We cover the full carbon credit value chain constituting a series of defined project stages starting from (1) project identification and planning, (2) financing, (3) carbon credit development cycle, (4) implementation and verification of the emission reductions, (5) monetization of the verified emissions. The carbon finance generated is subsequently reinvested in the financing stage of the cycle to ensure continuous emission reductions. Throughout the development cycle, ICA-Finance leverages strong international partners to manage technical field work, procurement, and installation of equipment, as well as monitoring, reporting, verification, issuance, and sale of carbon credits.

The company hires subcontractors where necessary to cover all operations of the project development cycle and engages with strategic partners to develop products and projects resulting in higher total impact and capacity. If the client has preferred local suppliers and subcontractors, ICA-Finance is open to build local capacity through these entities. ICA-Finance has and develops partnerships with regional and sectoral entities depending on individual project needs to provide our clients with tailor made and cutting-edge solutions and advice which reflects specific needs. For example, we have a standing partnership with the Iraqi Green Climate Organization (IGCO), a non-profit governmental organisation based in Baghdad, Iraq.

In the company’s experience, how are those scalable emissions reductions mostly achieved?

For most energy companies, the highest potential of immediate emission reduction is associated with three project types, namely (1) leak detection and repair (LDAR), (2) flare and vented gas recovery and (3) vapour capture at hydrocarbon storage tanks. We offer to create the full emissions inventory based on on-site measurements in addition to emission calculations based on industry standards, which may reveal additional project opportunities for our clients. Hence, in addition to the typical project categories, ICA-Finance is exploring projects outside these categories related to mining, LNG transport, nature-based solutions, and others to achieve the greatest emission reduction impact.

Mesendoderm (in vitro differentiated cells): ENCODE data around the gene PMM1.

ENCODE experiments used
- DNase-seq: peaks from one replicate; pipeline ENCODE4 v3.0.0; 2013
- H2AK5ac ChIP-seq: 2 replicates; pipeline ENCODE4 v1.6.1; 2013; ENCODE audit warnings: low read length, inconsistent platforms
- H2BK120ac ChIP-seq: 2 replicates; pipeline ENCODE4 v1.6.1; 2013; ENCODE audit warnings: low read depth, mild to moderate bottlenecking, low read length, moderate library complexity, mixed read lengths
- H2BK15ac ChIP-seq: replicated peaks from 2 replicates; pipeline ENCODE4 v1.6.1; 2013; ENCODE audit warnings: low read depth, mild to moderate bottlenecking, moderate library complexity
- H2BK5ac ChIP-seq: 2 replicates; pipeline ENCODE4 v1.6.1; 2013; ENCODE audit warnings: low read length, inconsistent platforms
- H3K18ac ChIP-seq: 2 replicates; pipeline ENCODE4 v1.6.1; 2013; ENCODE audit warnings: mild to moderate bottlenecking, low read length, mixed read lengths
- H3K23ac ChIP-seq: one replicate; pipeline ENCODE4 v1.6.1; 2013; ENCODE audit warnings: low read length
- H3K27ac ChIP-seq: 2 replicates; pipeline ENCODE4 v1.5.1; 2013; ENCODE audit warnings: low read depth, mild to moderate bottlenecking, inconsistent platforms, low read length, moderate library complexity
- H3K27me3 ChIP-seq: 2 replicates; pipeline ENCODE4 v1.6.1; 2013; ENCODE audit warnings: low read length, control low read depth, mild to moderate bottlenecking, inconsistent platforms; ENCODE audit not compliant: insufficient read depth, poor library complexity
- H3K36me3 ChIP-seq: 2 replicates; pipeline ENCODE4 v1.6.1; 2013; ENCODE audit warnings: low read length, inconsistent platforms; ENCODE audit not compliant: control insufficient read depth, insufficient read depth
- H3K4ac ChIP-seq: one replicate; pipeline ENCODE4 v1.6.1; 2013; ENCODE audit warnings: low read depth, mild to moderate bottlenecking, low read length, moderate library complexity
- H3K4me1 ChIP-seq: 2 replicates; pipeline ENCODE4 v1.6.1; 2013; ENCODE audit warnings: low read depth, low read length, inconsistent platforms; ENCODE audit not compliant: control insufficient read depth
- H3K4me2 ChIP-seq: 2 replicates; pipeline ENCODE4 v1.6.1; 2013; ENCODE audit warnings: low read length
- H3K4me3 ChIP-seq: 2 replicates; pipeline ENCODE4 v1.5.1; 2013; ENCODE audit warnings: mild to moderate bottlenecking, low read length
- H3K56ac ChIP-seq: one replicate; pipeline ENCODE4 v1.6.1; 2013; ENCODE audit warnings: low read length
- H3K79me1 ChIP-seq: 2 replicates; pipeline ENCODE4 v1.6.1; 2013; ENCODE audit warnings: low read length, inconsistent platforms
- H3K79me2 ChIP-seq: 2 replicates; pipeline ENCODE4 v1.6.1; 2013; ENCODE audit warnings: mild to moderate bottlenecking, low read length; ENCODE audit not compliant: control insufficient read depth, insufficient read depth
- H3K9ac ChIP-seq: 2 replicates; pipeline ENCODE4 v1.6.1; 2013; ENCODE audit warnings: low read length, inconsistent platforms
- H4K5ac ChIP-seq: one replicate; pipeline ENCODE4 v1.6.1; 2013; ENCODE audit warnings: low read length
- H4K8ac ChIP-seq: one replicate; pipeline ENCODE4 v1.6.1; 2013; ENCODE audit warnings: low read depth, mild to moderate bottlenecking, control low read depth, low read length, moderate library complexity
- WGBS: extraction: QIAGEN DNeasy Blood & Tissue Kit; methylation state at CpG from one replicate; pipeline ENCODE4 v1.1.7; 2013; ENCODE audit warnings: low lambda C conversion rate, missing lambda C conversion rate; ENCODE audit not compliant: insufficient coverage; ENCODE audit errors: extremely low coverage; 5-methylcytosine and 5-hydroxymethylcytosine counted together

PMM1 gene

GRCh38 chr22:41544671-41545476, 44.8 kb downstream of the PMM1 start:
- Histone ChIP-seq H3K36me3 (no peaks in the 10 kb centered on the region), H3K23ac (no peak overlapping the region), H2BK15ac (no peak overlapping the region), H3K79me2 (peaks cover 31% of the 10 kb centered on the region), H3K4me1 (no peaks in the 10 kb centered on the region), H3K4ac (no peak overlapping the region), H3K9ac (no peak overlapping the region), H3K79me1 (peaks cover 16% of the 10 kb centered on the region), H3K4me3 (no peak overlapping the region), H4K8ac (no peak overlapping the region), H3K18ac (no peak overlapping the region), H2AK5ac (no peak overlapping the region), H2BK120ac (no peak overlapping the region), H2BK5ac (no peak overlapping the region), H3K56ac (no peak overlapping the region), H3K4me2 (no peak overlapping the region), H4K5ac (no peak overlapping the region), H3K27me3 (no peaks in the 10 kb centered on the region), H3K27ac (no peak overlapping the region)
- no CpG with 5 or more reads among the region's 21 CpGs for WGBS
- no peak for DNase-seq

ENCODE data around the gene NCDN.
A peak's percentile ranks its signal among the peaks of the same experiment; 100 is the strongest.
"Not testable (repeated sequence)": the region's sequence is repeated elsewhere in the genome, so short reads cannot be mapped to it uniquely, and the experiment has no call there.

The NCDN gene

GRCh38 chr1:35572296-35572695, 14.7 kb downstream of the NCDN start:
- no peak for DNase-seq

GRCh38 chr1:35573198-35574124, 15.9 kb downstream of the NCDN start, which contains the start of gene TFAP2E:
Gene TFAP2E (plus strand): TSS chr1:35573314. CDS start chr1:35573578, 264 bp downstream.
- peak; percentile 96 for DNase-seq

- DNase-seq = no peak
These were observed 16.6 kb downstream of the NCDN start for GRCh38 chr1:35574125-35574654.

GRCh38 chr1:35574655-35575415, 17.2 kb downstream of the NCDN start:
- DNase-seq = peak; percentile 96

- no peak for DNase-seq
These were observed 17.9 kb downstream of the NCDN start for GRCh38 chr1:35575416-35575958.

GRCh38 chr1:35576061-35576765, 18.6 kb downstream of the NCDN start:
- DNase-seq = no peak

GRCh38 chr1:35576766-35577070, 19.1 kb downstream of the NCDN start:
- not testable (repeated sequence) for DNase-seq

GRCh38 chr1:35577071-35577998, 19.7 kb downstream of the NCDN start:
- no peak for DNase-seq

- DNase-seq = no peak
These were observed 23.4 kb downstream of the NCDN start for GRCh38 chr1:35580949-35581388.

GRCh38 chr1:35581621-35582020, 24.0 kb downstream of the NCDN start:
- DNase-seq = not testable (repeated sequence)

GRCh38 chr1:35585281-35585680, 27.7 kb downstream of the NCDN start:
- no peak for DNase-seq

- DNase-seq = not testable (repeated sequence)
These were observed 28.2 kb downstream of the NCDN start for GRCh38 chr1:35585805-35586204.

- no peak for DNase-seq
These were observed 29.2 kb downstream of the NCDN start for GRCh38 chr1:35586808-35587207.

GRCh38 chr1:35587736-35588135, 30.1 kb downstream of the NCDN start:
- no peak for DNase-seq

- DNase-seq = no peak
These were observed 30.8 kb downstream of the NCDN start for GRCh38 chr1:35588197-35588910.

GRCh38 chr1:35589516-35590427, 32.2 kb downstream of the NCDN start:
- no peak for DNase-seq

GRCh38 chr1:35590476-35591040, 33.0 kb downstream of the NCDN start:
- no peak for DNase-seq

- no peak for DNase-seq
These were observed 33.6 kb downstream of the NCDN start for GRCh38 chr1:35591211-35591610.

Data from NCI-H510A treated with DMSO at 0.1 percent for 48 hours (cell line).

However, the emission reductions are typically associated with the three project categories. The purpose of LDAR projects is to identify and repair gas leaks in the upstream oil and gas industry using advanced techniques for identification, which typically does not require significant capital investment and result in near-term emission reductions. The vapor capture projects recover vapours emitted from crude oil storage tanks and commercially utilise the captured gas. The solution includes a low-pressure compressor and occasionally a certain type of separation of the products. The third most common method for achieving scalable emission reductions stems from capturing and utilising associated gas from upstream oil production that would otherwise be flared or vented. The basic technical solution includes a low-pressure compressor as well as modifications to the flare system and usually require higher capital investment.

How has CL Invest benefitted from the support of OGCI Climate Investments?